立場新聞 Stand News

A Dispatch from The World in Words: From Ainu to Zaza

2016/7/2 — 12:32

【Text by Nina Sparling】

"The loss of language implies the loss of people. But before it dies, a language halts, gets stuck in the mud..."

A young man from a mountain village in Tibet arrives in Texas to study. He is alone and isolated. A Ford Mustang is parked on the street-the racing horse on the grill with MUSTANG embossed below prominently featured. His heart rate spikes and a smile spreads across his face, a sign from home! A Texan woman with blond locks and Daisy Dukes gets in the car and drives off. The moment of excitement flips to complete loneliness. Mustang is the mountain village he calls home where his small community speaks Mustangi, a little-known language on the verge of erasure, “one of those village languages.” The man flees Texas for Jackson Heights, Queens. Among the great diversity of languages spoken in the neighborhood, he unexpectedly finds a small community of Mustangi speakers (and fewer Ford Mustangs)—the true home a long way from home.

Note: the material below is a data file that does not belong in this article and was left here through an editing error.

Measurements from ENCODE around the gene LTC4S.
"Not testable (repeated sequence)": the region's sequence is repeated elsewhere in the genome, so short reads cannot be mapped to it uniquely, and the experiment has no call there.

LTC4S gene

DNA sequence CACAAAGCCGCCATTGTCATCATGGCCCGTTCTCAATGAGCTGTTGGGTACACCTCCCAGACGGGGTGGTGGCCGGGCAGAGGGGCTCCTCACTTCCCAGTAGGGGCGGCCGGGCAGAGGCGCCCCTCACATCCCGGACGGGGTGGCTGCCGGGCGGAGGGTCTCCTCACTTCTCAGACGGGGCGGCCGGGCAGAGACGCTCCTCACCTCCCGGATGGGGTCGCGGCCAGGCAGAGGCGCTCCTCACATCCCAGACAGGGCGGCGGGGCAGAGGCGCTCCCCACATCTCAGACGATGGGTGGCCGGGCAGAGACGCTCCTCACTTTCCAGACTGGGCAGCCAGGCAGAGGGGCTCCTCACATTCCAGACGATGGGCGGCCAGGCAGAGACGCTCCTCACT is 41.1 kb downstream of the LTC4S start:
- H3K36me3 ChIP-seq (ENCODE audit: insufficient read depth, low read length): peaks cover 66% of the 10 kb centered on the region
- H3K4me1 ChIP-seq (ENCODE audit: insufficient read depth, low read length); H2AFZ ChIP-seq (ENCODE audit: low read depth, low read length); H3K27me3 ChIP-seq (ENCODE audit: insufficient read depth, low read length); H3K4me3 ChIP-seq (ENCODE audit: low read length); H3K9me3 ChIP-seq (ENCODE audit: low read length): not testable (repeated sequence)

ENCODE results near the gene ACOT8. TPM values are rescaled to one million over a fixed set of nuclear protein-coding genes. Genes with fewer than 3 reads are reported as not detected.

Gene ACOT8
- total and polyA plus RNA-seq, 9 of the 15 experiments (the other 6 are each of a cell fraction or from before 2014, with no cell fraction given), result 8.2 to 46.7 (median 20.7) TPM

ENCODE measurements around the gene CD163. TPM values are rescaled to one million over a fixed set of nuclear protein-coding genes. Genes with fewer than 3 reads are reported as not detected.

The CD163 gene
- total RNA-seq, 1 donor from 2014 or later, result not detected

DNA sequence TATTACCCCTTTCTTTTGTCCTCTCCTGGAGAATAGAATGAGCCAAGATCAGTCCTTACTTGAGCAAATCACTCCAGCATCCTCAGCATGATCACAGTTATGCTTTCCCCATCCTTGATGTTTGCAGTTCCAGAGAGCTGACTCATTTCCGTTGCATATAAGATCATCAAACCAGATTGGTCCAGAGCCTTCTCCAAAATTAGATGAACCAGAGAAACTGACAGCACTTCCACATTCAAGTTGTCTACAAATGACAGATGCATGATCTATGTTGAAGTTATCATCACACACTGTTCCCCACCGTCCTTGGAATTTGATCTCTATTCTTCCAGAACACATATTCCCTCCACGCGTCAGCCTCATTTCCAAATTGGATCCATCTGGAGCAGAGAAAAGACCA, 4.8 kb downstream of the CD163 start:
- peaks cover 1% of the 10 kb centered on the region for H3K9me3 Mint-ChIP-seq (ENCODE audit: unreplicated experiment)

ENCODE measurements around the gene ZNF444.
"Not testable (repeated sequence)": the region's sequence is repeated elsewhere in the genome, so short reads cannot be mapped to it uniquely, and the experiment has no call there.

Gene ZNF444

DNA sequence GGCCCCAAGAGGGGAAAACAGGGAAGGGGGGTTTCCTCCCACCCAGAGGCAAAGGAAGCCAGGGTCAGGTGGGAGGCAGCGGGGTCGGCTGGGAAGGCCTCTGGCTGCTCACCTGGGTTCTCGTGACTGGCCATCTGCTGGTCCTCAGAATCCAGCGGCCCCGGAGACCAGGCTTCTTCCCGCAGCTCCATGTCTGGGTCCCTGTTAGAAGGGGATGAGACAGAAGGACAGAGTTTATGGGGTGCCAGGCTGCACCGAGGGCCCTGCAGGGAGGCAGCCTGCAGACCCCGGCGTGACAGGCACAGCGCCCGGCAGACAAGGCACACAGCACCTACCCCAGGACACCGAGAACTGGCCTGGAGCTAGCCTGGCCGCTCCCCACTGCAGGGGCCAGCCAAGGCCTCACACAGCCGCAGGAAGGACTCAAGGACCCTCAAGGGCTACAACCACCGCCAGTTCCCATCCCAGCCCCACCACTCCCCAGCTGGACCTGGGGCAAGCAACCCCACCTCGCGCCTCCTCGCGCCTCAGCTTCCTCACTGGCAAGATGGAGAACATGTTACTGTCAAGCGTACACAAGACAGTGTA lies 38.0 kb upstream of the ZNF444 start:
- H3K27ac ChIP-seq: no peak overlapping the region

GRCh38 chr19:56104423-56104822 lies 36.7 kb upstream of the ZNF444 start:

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Aline Simone told this story at a live taping of the podcast The World in Words at the New York Public Library on June 21st. In the episode, “From Ainu to Zaza,” Hosts Patrick Cox and Nina Porzucki focused on endangered languages and the people fighting both to preserve them and to keep them alive. In the conversations, stories and music of the evening, the guests and hosts kept coming back to this question of stories. Cox began the episode with a discussion of Ainu (he has reported on the language before). Ainu has no linguistic relatives. Linguists can map neither the origins of the language, nor of its speakers. Ignored by the government and universities alike, the dominant culture erases the history of the language and its people. Few Ainu speakers remain and yet fewer use the language in conversation—as an active, used language Ainu has all but dissolved. 

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